Forget sex, drugs and rock'n'roll. Health, happiness and money are where students go off the rails.
After parents drop off their teenager and assorted electronics at the hall of residence for the first time, they will spend the long drive home - and possibly the months after that - worrying themselves silly about its welfare. Sex, drugs, and rock 'n' roll are the traditional concerns. And all the indications are there will be plenty of all those in the three or four years ahead. But if parents are to worry at all, these are probably the wrong things to be worrying about.

Young people away from home for the first time are going to take risks. One of my most bizarre aberrations after arriving at university after a pretty protected childhood was to hitch a lift on a lorry: the driver had the decency only to ask for a kiss when he dropped me off. I also acquired a boyfriend with a motor-bike to which I clung terror-struck for a few scary weeks, until I decided he was not worth the hassle. My mother would have torn her hair out.

Finding out how far you can go is part of growing up, and what's special about university is not that young people are experimenting, but that so many of them are doing it in the same place at the same time - and learning to survive. Most of us look back on our student days fondly and know that very few people came to serious harm.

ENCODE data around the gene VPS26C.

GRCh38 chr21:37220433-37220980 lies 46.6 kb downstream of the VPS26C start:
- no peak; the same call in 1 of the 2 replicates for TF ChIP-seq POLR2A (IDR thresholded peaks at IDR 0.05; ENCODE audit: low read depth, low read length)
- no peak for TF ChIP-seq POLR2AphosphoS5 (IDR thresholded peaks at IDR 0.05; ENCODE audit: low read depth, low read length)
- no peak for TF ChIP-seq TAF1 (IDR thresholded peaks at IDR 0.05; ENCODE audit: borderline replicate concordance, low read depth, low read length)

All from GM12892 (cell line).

These days most freshers will have sorted out their attitude to sex, drugs and alcohol long before they get anywhere near university anyway. As one colleague with a son at a sixth-form college said to me, they do what we did but they tend to do it two years earlier, between 16 and 18. What will be different for new students away from home is that parents are no longer close enough to provide a back-stop if they do get into trouble with drink, drugs or sexual relationships. And there are new problems which neither they nor their parents may have anticipated. It is those which on the whole lead to serious trouble.

As the Mori poll for the Adam Smith Institute, published last week showed, students these days take their studies and their career choices very seriously, but they also want to have a good time. At the hedonists' capital, Manchester, only one student in three said they had never used an illegal drug, and the average spend on alcohol was pounds 25.39 a week. Manchester students also seem to be having a fascinating sex life, with 10 per cent of them claiming to have sex every day and 40 per cent at least once a week.

If you need a large pinch of salt with all this - I know students who have invented whole new lives for unwary pollsters - it may not be so hard to believe that, generally, as Mori concludes, students spend more on booze than they do on books, and expect to have a seriously good time at university. Didn't their parents' generation?

Most parents learn to accept that late nights will as likely be spent at parties as on finishing an essay. But there are other aspects of university life about which they could usefully share their concerns with young people away from home for the first time in an environment in which they are expected to take a great deal of responsibility for their own work and leisure time.